Current Events, Writing

In the Days When Titanic Meant Hope…

Today is the 100th anniversary of the launching of Titanic. A “launching” is not when a ship first sails as a finished product. It’s the day the builders move the ship’s completed hull to a dry dock for fitting out – the interior, in other words.

The ship would be “launched” into the water from its original construction slip. It was always a Big Deal at Harland & Wolf Shipyards, a day of celebration by the entire town, with city officials and reporters in attendance. For Titanic, and many other big ships, it was an international event, with reporters coming in from All Over.

The link above is to the centenary celebration held today in Belfast, at their newly built Titanic Quarter.

On May 31, 1911, Harland & Wolff had more going on than Titanic’s launch. It was also the day that Titanic’s older sister,Olympic, returned from her sea trials and was turned over to her owners at White Star Line. Thomas Andrews presided over Titanic’s launch, then sailed with Olympic on her maiden voyage. As he would be later on Titanic, he head the Guarantee Group from Harland & Wolff. Their job was to make sure the ship worked perfectly, to fix anything that came up during voyage, and help the crew acclimate to the new vessel. Now, that’s customer support!

I’ll lift a glass to Titanic and her builders – those thousands of men who shared in the glory and hope of this day. To add to the festivities, here’s an excerpt from my book, The Time Travel Journals: Shipbuilder, showing the scene at Harland & Wolff when they launched Titanic.

Excerpt from TTJ: Shipbuilder (remember, this is Alternate History, not a factual recounting of Thomas Andrews’ life):

On the thirty-first, Tom was at the shipyard by five in the morning, having gone to bed close to midnight. Before leaving, he held each of his sleeping children for a minute. He would be gone six weeks, and every moment he would miss was pushing down on him.

The day dawned bright, with a sky of deep blue. The air was already warm at eight o’clock, when Lord and Lady Pirrie arrived with J.P. Morgan and Bruce Ismay. Tom continued to supervise the final steps taking place on the dock and in the water, including the removal of any buoys, and the placement of tugs and flagboats to move the ship after her launch. He made sure the flagpole was secure in the stern, and with George helping him, unfurled the flags and hooked them to the pole: the flag for the White Star Line, and a series of white flags spelling out the word “SUCCESS.” The flags would be raised moments before the ship was launched.

At eleven, they opened the gate for spectators to take their places. Jack Andrews reported to his uncle on the dock, ready for duty. Tom inspected him sternly: shirt tucked in, hair combed underneath the cap, shoes clean. Jack bore the inspection well, standing tall and straight, torn between gawking with wonder at the huge ship just a few feet in front of him, and watching his uncle for any sign of displeasure, which could result in his being packed off to the stands with his Aunt Casey and Dr. Altair. Tom made him bear it for only a moment. Then he smiled and clapped the lad’s shoulder, turning to the foreman who stood nearby. “Ho, Albright. Here’s your final worker to help with the blocks.”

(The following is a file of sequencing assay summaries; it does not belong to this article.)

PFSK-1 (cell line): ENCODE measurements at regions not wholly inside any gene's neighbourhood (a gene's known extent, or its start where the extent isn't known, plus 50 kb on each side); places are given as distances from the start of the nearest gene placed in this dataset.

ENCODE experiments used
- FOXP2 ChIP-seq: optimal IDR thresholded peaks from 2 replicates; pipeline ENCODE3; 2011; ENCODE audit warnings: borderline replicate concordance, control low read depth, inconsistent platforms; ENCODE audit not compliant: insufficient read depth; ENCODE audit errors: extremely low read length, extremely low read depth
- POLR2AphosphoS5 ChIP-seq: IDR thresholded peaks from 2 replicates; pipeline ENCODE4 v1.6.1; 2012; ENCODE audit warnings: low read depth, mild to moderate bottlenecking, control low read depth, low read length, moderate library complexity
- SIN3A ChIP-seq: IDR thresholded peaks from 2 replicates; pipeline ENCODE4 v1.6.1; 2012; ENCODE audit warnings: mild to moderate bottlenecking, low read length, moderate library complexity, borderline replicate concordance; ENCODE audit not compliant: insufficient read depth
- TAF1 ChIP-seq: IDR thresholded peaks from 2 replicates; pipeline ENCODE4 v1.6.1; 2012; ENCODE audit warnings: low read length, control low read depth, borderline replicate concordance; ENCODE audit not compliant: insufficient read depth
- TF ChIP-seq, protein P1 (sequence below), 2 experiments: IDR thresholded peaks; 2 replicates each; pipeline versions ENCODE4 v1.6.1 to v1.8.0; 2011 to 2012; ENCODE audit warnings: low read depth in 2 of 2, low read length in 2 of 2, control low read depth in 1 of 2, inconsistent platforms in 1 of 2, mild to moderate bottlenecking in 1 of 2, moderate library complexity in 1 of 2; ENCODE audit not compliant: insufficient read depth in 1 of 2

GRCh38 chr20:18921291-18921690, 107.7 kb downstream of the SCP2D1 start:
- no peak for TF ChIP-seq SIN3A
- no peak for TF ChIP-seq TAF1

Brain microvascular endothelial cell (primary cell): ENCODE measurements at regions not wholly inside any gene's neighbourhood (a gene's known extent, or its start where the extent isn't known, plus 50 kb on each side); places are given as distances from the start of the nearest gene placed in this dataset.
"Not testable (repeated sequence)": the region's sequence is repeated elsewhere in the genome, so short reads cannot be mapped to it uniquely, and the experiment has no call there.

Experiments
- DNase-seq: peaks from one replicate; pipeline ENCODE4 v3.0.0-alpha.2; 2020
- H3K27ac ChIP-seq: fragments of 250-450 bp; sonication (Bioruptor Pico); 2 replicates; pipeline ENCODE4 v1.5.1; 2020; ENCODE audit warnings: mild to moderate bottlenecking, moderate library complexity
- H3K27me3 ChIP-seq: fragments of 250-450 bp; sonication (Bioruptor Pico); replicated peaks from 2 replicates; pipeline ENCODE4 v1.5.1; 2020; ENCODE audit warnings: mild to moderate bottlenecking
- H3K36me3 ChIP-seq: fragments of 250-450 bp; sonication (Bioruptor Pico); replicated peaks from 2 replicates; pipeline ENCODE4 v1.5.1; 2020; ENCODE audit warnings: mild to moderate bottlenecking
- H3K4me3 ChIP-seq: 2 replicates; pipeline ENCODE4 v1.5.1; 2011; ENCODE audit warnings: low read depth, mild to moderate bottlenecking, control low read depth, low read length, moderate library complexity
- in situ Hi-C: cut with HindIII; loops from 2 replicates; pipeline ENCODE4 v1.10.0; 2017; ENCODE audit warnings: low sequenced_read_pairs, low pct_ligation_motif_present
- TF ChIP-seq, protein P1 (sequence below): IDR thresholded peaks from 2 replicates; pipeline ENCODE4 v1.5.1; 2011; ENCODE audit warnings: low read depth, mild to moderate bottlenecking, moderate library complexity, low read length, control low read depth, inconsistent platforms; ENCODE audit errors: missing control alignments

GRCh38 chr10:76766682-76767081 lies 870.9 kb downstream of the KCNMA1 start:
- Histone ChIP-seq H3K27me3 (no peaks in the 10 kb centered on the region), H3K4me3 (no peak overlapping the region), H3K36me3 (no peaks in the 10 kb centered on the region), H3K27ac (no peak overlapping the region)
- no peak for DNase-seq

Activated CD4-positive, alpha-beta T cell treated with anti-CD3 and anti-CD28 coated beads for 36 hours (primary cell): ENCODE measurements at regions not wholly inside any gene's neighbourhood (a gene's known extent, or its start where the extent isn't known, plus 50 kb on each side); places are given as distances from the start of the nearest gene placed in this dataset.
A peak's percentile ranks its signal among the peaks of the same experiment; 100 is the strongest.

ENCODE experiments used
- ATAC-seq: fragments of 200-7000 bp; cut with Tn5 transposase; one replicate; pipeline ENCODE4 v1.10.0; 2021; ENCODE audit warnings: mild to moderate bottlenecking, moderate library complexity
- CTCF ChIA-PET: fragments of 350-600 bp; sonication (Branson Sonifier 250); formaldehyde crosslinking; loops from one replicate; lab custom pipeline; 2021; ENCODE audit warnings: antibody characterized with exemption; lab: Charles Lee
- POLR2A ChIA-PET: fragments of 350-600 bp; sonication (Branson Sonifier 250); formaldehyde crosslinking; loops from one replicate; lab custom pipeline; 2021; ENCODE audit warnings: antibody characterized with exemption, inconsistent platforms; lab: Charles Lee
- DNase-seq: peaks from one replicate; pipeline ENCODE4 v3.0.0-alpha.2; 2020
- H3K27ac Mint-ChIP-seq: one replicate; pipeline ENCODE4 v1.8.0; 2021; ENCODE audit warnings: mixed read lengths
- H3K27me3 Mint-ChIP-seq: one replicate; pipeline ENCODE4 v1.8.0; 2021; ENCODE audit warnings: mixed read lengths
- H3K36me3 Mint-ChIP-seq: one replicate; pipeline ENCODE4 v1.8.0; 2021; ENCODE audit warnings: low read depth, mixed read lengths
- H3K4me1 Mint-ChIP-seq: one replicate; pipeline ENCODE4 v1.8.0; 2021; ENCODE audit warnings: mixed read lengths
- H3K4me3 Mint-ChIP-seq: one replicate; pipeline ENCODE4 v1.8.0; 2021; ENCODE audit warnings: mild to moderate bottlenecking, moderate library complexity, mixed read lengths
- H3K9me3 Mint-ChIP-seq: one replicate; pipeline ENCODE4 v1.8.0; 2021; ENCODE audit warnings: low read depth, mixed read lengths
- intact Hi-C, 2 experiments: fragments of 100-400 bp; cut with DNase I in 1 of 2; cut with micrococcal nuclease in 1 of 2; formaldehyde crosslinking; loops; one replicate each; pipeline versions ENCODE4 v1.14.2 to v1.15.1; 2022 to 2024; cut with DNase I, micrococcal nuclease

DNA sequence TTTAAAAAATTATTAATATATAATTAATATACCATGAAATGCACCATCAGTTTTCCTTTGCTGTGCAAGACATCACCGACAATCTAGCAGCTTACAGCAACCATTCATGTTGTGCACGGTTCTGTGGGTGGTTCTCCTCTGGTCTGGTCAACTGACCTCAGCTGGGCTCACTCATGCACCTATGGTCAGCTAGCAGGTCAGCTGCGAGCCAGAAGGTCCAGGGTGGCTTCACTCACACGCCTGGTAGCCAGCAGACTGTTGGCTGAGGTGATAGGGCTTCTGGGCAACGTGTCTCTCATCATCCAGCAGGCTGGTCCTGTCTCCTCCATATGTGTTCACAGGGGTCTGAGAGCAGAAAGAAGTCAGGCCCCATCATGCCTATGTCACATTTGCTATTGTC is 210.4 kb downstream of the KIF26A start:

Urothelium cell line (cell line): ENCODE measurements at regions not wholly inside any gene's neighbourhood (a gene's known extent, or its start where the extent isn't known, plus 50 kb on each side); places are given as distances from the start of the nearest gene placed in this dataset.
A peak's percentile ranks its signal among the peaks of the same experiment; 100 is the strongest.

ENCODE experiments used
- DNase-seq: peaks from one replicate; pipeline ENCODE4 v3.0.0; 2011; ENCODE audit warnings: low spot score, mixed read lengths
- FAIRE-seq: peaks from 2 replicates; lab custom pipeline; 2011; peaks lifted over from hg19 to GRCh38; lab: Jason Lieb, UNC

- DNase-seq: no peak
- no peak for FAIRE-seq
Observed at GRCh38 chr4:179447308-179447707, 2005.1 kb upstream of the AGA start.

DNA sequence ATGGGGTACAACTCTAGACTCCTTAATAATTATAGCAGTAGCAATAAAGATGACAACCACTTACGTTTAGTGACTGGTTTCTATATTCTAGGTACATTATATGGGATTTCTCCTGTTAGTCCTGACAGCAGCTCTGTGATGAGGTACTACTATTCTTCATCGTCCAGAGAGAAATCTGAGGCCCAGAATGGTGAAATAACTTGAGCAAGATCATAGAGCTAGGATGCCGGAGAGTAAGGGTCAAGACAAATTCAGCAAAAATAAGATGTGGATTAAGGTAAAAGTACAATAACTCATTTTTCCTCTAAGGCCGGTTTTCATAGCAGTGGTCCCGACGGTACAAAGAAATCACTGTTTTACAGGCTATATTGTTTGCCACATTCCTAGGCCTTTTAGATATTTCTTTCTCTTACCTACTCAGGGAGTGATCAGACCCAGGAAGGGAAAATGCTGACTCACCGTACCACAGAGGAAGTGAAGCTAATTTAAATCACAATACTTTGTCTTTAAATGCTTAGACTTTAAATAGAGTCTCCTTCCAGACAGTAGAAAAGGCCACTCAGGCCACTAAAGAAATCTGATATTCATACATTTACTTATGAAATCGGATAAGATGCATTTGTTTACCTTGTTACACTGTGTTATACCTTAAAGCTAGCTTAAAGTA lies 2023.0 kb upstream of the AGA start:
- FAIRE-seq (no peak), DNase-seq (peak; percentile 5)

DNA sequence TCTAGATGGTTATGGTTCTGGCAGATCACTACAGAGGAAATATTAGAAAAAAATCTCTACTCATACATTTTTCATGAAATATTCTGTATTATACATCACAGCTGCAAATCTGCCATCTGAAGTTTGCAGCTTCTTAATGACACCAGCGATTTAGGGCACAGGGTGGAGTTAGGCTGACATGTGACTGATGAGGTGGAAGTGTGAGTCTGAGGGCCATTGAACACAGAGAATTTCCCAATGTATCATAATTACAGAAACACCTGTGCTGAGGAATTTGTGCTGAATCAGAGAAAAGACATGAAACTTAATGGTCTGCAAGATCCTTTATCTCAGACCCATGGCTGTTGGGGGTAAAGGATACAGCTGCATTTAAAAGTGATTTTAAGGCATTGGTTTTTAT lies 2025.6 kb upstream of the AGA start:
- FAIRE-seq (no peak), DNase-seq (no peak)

“Aye, Mr. Andrews.” Albright motioned for Jack to follow him, and Tom sent him on before continuing his inspection of the boilers. He looked up in time to see Jack join the crew, take a hammer, nod seriously at the instruction given him, and with an authoritative whack!, send the block falling onto the dock away from the ship. The men cheered, and Tom flushed in delight at the look on Jack’s face. Such a simple thing, but the boy would remember it his entire life.

They were ready. Lord Pirrie began his final inspection of the ship, walking up and down the dock on both sides before turning to an examination of the hydraulic launching equipment. He and Tom then walked back to the owner’s gallery, and Lord Pirrie gave the signal.

A rocket was fired and the flags were raised. In the stands, Casey held onto Sam’s hand with a fierce grip and stared in near horror as the ship, which in another time had claimed her husband’s life, slowly moved back and settled into the water. In just over a minute, Titanic was floating, and the anchors and ropes easily brought her to a halt. The excited crowd roared its approval. Jack, next to Sam, jumped up and down, yelling with delight. Standing still amid the tumult, Casey had eyes only for her husband, as he stood in the owner’s gallery and accepted congratulations from those around him.